Not a month after I posted about the Illuminati trying to shut down Bitcoin did the CEO of the virtual currency exchange First Meta, Autumn Radtke commit suicide. Of course, it seems she was under tremendous stress and this is just a byproduct of the dog-eat-dog capitalistic nature of the financial industry, but then again, maybe not.
The Bitcoin currency has been a hot topic in conspiracy theorist circles due to its supposed ability to derail the Illuminati-backed Federal Reserve (allegedly the Illuminati own the banking industries, who make profits from the money printed and also through other Fed Reserve policies). The CEO of Bitcoin was arrested recently and it caused a huge fallout, along with the hacking of the Japanese Mt. Gox exchange. In that Illuminati trying to shut down Bitcoin post I discussed some of the peculiarities around this Bitcoin situation and CEO Charlie Shrem’s arrest:
We all know there is a conspiracy brewing, and nobody is more convinced of this than Shrem himself:
BitInstant’s website was down Monday after the announcement by federal law enforcement.
Several lawmakers have called for increased regulation of Bitcoin in light of the currency’s heightened privacy, given that they can be traded without using names and are difficult to trace to an individuals.
During an interview with Russian media news group RT last year, Shrem called the current financial regulations “crazy.”
“They’re throwing me under the bus,” he said of the U.S. government. “They don’t like us.”
So what do you think? Is the Fed Reserve trying to close down this little scheme? We’ve seen Bitcoin pop up in conspiracy theories like Paul Walker’s death:
Some are claiming he was a huge proponent and investor in Bitcoin (with the unsubstantiated claim that he invested over $40M; which the Bitcoin has its own ties to the underground Silk Road or Deep Web with assassins trading Bitcoins and services).
Shrem even implied that shady business was going down around Bitcoin yesterday (ironic timing huh?…). From Forbes:
In a speech to the Texas Bitcoin conference in Austin Wednesday, Shrem accused prosecutors of pursuing him for political purposes: a desire to control Bitcoin and fear of how it could shift economic power. He spoke via Skype from his parents’ home in Brooklyn, New York, where he’s being held under house arrest.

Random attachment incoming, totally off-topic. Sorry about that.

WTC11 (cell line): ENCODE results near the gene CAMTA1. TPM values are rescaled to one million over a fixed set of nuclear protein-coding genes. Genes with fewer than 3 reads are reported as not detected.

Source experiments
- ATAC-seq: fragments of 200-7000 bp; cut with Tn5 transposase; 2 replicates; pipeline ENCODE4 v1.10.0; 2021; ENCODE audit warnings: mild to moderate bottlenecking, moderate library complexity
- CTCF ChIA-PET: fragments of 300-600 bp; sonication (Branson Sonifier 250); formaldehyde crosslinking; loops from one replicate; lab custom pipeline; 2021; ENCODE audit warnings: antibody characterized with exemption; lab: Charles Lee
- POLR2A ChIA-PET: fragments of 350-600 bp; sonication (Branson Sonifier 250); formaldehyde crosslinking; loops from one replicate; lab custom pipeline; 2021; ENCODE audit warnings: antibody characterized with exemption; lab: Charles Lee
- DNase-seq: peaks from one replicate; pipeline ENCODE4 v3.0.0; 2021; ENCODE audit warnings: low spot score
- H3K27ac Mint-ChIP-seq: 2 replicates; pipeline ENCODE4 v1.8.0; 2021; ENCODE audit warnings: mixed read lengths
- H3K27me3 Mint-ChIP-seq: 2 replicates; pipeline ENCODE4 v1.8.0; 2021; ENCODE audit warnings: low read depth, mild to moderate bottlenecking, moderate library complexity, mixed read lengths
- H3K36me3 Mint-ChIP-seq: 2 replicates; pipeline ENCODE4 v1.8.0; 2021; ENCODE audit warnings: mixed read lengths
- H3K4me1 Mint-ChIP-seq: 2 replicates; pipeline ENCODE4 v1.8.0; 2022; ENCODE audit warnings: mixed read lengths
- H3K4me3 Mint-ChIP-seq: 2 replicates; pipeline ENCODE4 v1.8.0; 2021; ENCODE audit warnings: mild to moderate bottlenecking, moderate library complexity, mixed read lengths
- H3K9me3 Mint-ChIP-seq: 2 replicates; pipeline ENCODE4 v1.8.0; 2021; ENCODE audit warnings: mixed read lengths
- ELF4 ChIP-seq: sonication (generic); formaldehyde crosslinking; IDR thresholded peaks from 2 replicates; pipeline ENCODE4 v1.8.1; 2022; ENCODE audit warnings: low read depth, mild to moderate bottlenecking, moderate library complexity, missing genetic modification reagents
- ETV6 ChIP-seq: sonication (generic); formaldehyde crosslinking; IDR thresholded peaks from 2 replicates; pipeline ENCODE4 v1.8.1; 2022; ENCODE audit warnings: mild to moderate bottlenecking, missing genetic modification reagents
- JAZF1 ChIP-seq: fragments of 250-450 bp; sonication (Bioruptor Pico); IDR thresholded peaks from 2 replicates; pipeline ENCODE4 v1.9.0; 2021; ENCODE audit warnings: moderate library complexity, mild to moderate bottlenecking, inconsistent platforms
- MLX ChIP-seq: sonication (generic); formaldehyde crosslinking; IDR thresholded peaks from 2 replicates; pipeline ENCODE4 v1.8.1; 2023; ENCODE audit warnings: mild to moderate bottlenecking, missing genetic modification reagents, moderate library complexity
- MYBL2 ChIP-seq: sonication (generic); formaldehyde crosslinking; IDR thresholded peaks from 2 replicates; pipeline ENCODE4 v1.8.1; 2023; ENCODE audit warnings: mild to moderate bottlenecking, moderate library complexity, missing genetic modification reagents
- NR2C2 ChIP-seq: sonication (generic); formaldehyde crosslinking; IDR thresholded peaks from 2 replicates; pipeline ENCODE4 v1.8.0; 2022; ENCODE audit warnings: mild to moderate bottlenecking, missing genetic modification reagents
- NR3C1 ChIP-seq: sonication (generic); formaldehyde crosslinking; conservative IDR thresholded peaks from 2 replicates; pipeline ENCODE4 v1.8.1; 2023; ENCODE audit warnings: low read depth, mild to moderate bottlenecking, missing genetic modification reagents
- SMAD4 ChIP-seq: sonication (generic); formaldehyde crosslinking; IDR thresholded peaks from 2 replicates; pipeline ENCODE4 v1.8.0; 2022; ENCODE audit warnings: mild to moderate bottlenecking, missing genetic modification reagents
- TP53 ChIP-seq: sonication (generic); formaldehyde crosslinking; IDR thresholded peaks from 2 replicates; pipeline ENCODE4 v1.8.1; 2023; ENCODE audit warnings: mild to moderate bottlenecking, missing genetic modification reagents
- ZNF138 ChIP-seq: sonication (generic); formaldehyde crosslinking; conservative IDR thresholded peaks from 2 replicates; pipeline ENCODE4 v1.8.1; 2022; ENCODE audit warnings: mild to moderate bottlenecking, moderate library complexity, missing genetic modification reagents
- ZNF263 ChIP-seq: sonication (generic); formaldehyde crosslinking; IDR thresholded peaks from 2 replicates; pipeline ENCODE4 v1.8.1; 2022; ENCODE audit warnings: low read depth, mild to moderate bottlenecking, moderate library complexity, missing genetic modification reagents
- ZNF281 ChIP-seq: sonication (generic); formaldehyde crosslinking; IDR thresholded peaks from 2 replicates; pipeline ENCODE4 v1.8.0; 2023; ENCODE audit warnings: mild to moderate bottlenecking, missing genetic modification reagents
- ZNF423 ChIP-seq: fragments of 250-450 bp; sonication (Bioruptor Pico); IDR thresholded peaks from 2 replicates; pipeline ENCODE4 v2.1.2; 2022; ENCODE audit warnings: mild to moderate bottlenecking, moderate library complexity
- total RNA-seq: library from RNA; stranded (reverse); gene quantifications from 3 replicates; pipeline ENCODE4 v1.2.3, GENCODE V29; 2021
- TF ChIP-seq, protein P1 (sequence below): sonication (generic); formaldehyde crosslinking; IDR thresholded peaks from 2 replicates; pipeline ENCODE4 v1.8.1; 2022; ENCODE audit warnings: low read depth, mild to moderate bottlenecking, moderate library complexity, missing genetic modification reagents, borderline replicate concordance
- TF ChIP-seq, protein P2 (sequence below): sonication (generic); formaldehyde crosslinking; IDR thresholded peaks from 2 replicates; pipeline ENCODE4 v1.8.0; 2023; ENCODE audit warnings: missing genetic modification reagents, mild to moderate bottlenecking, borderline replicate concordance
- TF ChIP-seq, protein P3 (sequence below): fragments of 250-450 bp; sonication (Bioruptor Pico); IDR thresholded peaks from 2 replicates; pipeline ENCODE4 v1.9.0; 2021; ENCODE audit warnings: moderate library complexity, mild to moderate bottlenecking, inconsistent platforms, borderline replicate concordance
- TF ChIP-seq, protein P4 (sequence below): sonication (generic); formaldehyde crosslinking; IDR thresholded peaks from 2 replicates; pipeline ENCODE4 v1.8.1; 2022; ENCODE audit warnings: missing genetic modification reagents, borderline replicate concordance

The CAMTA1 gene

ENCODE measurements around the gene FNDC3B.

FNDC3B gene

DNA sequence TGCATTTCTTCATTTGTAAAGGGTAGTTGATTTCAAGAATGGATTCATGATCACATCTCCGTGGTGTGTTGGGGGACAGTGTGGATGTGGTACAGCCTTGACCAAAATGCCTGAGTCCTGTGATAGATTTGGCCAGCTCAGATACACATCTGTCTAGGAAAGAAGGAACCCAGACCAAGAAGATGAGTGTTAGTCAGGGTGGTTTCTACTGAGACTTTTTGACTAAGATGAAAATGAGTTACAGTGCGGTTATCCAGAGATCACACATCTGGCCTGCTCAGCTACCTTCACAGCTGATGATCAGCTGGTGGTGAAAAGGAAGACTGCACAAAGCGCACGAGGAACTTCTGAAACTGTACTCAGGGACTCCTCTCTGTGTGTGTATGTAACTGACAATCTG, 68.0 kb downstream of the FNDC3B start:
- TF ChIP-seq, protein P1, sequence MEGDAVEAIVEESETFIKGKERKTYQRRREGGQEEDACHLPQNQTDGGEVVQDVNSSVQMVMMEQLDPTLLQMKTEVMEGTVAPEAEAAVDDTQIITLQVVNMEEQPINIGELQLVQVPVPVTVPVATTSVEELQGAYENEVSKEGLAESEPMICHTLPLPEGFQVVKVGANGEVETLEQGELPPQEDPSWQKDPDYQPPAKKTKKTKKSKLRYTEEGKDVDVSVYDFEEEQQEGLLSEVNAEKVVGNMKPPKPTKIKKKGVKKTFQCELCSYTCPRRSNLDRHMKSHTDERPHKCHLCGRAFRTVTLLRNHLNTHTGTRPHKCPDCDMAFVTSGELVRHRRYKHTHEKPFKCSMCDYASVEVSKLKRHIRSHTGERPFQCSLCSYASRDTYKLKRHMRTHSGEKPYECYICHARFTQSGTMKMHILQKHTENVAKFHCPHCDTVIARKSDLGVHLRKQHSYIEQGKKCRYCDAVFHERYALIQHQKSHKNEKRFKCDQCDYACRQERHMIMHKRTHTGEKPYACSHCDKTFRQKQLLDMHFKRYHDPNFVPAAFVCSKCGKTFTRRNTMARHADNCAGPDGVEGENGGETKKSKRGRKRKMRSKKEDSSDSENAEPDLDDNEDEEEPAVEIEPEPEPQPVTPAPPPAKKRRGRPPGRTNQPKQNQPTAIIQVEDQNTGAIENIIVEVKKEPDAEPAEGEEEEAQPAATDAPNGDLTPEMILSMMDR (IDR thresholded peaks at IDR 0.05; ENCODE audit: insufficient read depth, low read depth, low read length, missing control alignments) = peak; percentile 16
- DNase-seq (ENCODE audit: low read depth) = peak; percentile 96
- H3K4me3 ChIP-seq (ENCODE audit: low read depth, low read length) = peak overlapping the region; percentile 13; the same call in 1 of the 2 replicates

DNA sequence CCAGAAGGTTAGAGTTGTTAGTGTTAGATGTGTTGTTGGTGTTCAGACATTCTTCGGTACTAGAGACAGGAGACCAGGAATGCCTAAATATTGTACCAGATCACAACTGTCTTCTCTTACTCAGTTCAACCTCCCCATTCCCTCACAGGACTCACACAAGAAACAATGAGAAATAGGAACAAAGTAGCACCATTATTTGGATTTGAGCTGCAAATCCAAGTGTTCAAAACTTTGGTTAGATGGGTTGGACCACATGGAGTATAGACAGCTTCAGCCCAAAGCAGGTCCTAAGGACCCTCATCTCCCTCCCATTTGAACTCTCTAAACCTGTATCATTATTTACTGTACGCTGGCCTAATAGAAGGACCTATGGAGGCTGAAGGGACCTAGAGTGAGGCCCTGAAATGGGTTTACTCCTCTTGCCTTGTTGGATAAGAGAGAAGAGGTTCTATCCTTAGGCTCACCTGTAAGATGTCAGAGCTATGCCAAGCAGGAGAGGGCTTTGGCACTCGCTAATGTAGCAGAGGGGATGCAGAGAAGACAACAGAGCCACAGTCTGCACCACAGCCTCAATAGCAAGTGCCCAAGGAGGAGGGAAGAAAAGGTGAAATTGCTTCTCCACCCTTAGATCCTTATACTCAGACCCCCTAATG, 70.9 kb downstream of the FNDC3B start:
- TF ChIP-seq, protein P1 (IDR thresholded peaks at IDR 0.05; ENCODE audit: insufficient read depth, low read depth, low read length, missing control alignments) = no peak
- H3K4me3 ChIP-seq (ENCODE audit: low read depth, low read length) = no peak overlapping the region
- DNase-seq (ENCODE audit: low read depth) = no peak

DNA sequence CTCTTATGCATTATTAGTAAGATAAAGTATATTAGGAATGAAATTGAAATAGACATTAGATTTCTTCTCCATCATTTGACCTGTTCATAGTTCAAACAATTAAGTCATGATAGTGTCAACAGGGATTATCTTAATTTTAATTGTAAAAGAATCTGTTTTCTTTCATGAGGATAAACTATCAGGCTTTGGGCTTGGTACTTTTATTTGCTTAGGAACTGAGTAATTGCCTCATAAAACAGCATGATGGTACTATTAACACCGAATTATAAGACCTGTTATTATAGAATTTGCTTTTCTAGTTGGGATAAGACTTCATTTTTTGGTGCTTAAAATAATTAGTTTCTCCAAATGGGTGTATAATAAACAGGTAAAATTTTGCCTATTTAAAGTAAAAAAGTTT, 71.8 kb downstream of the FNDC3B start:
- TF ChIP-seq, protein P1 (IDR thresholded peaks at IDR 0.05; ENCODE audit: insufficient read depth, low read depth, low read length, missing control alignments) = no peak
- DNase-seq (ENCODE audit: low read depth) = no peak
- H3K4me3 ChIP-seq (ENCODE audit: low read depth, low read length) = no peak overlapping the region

“We’ve seen high-profile politicians mobilizing in order to protect the financial and banking industry,” Shrem said. “The financial and banking industry wants to convince us that it’s only about illegal payments, that it’s about protecting the integrity of the status quo. It’s a pretext. We need to look at the big picture, Bitcoin is about something entirely different.”In his speech, he compared Bitcoin to the printing press, arguing that just as governments and the Church opposed the democratizing effects of the first widely available books, financial and banking incumbents see the potential for Bitcoin to disassemble their control of the economy. A transcript of his speech, which he says he adapted from a 2006 address by Pirate Party leader Rick Falvinge, was published in full on Falkvinge’s website. “This is something completely new in the history of human communication and Bitcoin is one of the largest socio-economic experiments human kind has ever seen,” Shrem said.
Getting back to the current topic, the NYPost wrote about the tragic passing of Autumn Radtke:
“Everything has its price,” Radtke, 28, said in commenting on an Inc. magazine essay she posted online titled ‘‘The Psychological Price of Entrepreneurship.”
So most likely this is just a breakdown of the stresses of being the CEO of a large financial company, but the article goes to allude to something shady:
Radtke ran a Singapore-based virtual-currency company at a time when the region was discouraging digital-currency exchanges.
Her death came amid a run of bad news for the Bitcoin virtual currency, largest of all the collapse of Japan’s Mt. Gox exchange, and the disappearance of $400 million from its account.
Regulators and law enforcement have become increasingly aggressive in investigating Bitcoin and related exchanges.
On the day that Radtke was discovered in her Singapore apartment, Vietnam’s communist government said trading in bitcoin and other electronic currencies is illegal, and warned its citizens not to use or invest in them.
Late last year, China banned its banks and payment systems from handling bitcoin. Thailand earlier put a blanket ban on its use.
I thought I’d float the idea out there and see what the conspiracy community thinks, so feel free to fire off a comment.
RIP Autumn Radtke